Earlier in the week I met with friends for a picnic along the banks of the Canal du Midi – at Capestang to be precise. There are picnic tables from where you have a great view of the pleasure boats driving by and the magnificent plane trees are still providing shade. With the courgettes starting to glut I decided I would try a Turkish recipe by Yottam Ottolenghi for a courgette frittata, to use up a fair few. The recipe was a little fiddly and lengthy (grating the courgettes, salting and leaving them to stand, then draining and squeezing them out in a teatowel) but the end result was worth every bit of effort. To go with the frittata I made humus and tzaziki, and my friends brought bread, ham and cheese. I could not resist dessert so took some poached rhubarb to be served with custard.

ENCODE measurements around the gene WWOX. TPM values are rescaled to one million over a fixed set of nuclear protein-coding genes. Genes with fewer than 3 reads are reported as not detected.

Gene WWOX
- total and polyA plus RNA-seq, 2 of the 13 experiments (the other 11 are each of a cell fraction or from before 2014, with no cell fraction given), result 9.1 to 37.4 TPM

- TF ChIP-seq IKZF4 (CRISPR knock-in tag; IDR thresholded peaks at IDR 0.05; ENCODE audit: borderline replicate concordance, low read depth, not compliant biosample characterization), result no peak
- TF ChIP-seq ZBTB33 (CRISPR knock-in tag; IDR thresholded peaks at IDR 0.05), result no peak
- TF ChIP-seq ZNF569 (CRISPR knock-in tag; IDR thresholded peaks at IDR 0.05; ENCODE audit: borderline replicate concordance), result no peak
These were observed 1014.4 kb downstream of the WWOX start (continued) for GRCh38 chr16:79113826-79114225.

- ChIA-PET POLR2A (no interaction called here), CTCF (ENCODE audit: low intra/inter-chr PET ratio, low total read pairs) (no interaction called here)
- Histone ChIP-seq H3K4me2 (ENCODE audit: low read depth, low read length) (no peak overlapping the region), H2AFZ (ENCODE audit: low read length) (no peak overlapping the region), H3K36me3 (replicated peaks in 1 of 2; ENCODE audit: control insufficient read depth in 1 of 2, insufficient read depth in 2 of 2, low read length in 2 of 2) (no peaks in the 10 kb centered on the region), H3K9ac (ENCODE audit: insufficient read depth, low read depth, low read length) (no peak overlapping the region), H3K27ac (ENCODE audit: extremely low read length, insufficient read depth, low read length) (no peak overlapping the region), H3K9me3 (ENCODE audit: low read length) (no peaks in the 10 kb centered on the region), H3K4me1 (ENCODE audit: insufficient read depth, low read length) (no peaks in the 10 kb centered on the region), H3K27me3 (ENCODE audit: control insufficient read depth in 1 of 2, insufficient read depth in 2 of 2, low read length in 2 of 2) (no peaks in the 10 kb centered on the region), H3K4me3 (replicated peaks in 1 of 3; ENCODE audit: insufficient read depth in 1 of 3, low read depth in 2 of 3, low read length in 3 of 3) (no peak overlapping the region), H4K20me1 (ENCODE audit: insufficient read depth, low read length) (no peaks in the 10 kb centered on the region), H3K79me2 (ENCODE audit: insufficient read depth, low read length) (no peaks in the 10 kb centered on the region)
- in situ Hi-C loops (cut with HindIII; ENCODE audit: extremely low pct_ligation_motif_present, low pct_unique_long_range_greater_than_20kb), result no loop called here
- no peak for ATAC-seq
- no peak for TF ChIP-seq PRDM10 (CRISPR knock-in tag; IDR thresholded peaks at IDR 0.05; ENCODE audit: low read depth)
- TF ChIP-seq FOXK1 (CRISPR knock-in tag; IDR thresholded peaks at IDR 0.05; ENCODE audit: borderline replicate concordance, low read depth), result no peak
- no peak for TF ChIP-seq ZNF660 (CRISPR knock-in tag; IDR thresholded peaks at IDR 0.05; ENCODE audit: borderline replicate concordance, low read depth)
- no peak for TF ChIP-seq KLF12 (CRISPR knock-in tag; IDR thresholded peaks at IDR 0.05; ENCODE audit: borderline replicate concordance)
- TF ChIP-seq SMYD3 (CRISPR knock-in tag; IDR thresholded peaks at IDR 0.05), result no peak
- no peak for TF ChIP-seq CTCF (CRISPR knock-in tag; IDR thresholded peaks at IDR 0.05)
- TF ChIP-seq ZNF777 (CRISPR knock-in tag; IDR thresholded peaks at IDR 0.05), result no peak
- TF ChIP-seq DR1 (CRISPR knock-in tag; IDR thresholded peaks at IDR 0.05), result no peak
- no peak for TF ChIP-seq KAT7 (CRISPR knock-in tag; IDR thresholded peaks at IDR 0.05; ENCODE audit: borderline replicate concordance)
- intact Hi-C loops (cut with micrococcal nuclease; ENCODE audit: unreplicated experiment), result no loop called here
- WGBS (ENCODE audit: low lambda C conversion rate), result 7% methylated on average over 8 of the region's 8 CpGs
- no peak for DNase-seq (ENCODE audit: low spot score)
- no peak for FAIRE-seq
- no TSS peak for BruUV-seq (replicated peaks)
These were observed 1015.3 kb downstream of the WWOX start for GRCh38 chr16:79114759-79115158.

Now back to St Chinian – last Saturday I heard the unfamiliar sound of the clip-clop of hooves coming round a corner.  Luckily my camera was to hand to snap these pictures of a newlywed couple on their way to their wedding breakfast.

Finally, the Lady-in-waiting is Marianne – awaiting her big day on July 14! I think every municipality in France has a bust or statue of Marianne, the national emblem of France.  In the days leading up to Bastille day, our Mairie is beautifully decked out with flags and Marianne takes pride of place on the central balcony. More decorations will be going up this afternoon as the whole park in front of the town hall will be decked out with lampions, which will be lit tonight before a torch-lit procession around town, with a brass band, and all the children carrying flags and lampions.  Tomorrow night it’ll be the same procession, only we’ll end up at the football ground to watch the fireworks!

The park will be scented by the magnolia grandiflora trees, which are in flower now – I’d never paid attention to the perfume, but it is a beautiful smell with a hint of citrus.

I’m sure even the goldfish will have a good time at the forthcoming parties!!